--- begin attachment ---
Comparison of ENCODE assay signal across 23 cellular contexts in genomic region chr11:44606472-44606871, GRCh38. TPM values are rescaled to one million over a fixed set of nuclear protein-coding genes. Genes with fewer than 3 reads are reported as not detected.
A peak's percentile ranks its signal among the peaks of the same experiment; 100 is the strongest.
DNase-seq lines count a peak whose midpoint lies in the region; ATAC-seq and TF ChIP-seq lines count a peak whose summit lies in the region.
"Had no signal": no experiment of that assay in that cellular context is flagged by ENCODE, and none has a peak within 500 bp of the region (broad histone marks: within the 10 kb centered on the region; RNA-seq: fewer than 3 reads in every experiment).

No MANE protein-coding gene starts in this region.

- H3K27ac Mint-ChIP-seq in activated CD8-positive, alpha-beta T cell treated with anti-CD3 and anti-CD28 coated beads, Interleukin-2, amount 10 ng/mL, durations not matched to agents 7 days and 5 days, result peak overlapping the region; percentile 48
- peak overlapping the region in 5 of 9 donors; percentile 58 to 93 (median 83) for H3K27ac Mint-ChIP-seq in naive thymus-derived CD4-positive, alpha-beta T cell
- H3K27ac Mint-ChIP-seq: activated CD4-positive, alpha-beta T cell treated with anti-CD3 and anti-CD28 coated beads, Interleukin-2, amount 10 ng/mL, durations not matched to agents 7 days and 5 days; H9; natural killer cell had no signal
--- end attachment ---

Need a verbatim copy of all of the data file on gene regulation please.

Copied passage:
Comparison of ENCODE assay signal across 23 cellular contexts in genomic region chr11:44606472-44606871, GRCh38. TPM values are rescaled to one million over a fixed set of nuclear protein-coding genes. Genes with fewer than 3 reads are reported as not detected.
A peak's percentile ranks its signal among the peaks of the same experiment; 100 is the strongest.
DNase-seq lines count a peak whose midpoint lies in the region; ATAC-seq and TF ChIP-seq lines count a peak whose summit lies in the region.
"Had no signal": no experiment of that assay in that cellular context is flagged by ENCODE, and none has a peak within 500 bp of the region (broad histone marks: within the 10 kb centered on the region; RNA-seq: fewer than 3 reads in every experiment).

No MANE protein-coding gene starts in this region.

- H3K27ac Mint-ChIP-seq in activated CD8-positive, alpha-beta T cell treated with anti-CD3 and anti-CD28 coated beads, Interleukin-2, amount 10 ng/mL, durations not matched to agents 7 days and 5 days, result peak overlapping the region; percentile 48
- peak overlapping the region in 5 of 9 donors; percentile 58 to 93 (median 83) for H3K27ac Mint-ChIP-seq in naive thymus-derived CD4-positive, alpha-beta T cell
- H3K27ac Mint-ChIP-seq: activated CD4-positive, alpha-beta T cell treated with anti-CD3 and anti-CD28 coated beads, Interleukin-2, amount 10 ng/mL, durations not matched to agents 7 days and 5 days; H9; natural killer cell had no signal